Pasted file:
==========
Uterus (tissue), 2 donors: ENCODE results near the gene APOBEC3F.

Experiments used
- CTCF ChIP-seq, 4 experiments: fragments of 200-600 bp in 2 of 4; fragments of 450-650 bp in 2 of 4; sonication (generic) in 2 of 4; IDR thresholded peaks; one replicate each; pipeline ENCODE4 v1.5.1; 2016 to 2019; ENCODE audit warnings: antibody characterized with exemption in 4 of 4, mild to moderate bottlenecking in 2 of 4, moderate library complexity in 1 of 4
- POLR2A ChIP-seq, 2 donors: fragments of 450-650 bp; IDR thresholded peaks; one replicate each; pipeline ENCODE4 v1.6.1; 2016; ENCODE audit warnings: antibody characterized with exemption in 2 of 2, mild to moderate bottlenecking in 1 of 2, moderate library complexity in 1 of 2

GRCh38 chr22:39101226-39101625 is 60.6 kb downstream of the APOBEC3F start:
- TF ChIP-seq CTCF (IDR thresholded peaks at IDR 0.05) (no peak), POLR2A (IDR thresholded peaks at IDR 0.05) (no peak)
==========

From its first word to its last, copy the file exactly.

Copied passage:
Uterus (tissue), 2 donors: ENCODE results near the gene APOBEC3F.

Experiments used
- CTCF ChIP-seq, 4 experiments: fragments of 200-600 bp in 2 of 4; fragments of 450-650 bp in 2 of 4; sonication (generic) in 2 of 4; IDR thresholded peaks; one replicate each; pipeline ENCODE4 v1.5.1; 2016 to 2019; ENCODE audit warnings: antibody characterized with exemption in 4 of 4, mild to moderate bottlenecking in 2 of 4, moderate library complexity in 1 of 4
- POLR2A ChIP-seq, 2 donors: fragments of 450-650 bp; IDR thresholded peaks; one replicate each; pipeline ENCODE4 v1.6.1; 2016; ENCODE audit warnings: antibody characterized with exemption in 2 of 2, mild to moderate bottlenecking in 1 of 2, moderate library complexity in 1 of 2

GRCh38 chr22:39101226-39101625 is 60.6 kb downstream of the APOBEC3F start:
- TF ChIP-seq CTCF (IDR thresholded peaks at IDR 0.05) (no peak), POLR2A (IDR thresholded peaks at IDR 0.05) (no peak)